by Charlie Elkins
On Sunday July 12, 2015, a group of self-proclaimed anti-BDS activists met at the Jerusalem Centre for Public Affairs to discuss how they can combat, what they perceive as unfair, condemnations of Israeli policies in the Occupied Territories. The event, entitled Counter Strategies: Combatting BDS in the UN, the European Union, and on the Campus was a discussion on how Israelis can undermine the work of Boycott Divestment and Sanctions (BDS) advocates and human rights non-governmental organisation (NGOs). Guest lecturer Prof. Gerald Steinberg of Bar Ilan University, Founding President of NGO Monitor, wasted no time setting the tone for the meeting when he accused the BDS movement of engaging in “political warfare against Israel.”
In his presentation, Prof. Steinberg began by tracing the history of the BDS campaign to the World Conference Against Racism in Durban 2001. It was here he argued that the initial idea of applying Apartheid-like sanctions against Israel was agreed upon. Only the U.S. and Israel were absent from the conference as a result of the international community equating Zionism with racism. Consistent with the overall tone of the lecture, Prof. Steinberg labelled the conference’s findings and agreements as “completely engineered.” He argued the agreements reached at the conference were pre-planned at a preparatory conference in Tehran, Iran before 2001. The declaration that Israel should be economically isolated because it is an Apartheid state was the catalyst for the BDS movement according to Steinberg.
Prof. Steinberg, executive director of NGO Monitor. (Image: Israeli National News, 2/19/14)
Steinberg then took aim at the United Nations Human Rights Council’s (UNHRC) in Geneva as one of the central hubs of concentrated activity which propels “the demonization of Israel;” the others including Brussels, the home of the European Parliament, and London. Steinberg criticised the council’s Permanent Agenda Item 7 titled The Human Rights Situation in Palestine and Other Occupied Arab Territories, which he argued, allowed the council to permanently persist in undermining the state of Israel, pointing out, “Over half of its resolutions target Israel.” “The daily operations of UNHRC illustrate its war against Israel,” he argued, and the UNHRC is merely a forum for “intense Israel bashing.” Citing a string of enquiry commissions, Steinberg questioned the validity of several of the council’s findings, including the Goldstone and Schabas/Davis reports, arguing that they all follow a similar pattern. Israel is always presumed guilty and it is up to the appointed commissioner to find the evidence which substantiates the already-preconceived-finding.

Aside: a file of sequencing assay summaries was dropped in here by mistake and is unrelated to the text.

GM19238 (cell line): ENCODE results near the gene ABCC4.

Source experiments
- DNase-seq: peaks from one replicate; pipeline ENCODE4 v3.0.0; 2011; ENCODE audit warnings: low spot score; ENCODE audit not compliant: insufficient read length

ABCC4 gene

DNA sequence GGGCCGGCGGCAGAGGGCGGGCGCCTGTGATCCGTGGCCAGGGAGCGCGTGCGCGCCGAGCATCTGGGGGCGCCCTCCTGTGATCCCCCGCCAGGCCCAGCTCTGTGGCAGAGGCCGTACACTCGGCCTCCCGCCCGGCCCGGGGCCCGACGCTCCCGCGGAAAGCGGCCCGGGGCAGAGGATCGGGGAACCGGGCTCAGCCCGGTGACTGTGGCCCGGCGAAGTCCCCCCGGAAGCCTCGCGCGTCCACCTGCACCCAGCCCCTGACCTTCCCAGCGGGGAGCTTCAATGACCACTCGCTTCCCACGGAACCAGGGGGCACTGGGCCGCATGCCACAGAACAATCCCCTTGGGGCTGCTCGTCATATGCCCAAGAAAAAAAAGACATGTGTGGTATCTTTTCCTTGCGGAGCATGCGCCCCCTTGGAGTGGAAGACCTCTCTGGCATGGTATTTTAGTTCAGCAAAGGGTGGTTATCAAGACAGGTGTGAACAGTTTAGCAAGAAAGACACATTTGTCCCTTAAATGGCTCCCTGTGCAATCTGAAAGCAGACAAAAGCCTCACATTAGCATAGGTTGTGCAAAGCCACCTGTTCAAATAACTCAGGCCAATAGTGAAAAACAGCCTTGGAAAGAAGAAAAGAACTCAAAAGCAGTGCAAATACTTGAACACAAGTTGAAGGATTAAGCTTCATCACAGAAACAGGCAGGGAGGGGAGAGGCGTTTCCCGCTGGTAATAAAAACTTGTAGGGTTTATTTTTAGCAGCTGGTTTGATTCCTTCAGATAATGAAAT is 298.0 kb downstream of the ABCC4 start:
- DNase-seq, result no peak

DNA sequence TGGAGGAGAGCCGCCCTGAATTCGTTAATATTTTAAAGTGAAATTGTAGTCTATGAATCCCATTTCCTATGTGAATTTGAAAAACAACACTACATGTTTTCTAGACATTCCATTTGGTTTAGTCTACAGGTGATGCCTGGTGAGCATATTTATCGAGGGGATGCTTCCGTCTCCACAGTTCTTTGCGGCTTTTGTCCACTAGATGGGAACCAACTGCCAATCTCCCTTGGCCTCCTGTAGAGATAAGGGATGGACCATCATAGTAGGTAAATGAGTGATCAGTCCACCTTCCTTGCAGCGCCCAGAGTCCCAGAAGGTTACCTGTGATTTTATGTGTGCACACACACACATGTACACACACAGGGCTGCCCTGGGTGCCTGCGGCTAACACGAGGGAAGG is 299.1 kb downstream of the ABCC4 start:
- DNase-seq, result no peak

Under the original auspices of Prof. William Schabas, Steinberg said the goal of the report was “to bring Netanyahu to the International Criminal Court (ICC) for war crimes.” Steinberg lambasted Schabas for being ill informed and too closely allied with NGO’s which demonize Israel. The fact Prof. Schabas did not state he previously worked as a paid political consultant for the Palestine Liberation Organization (PLO) was highlighted by Steinberg as contradicting UN protocol, and thus evidence that his overseeing of the report was illegitimate. This conflict of interest subsequently lead to a UN investigation in which Schabas was forced to resign from the committee to be replaced by American jurist Mary McGown-Davis. In Steinberg’s view, this lead to the report being delayed by a couple of months because it would have been bad PR for the commission to publish its findings shortly after the head of the committee was forced to resign. Steinberg continued his criticism of the whole process of the report’s publication, pointing out that UNHRC reports are normally presented to governments 2 to 3 weeks before being formally presented in the council for administrative and editorial purposes. In the case of the Schabas/Davis, the report was said to be presented less than a week before the actual council session, suggesting it was a “rushed job” according to Steinberg.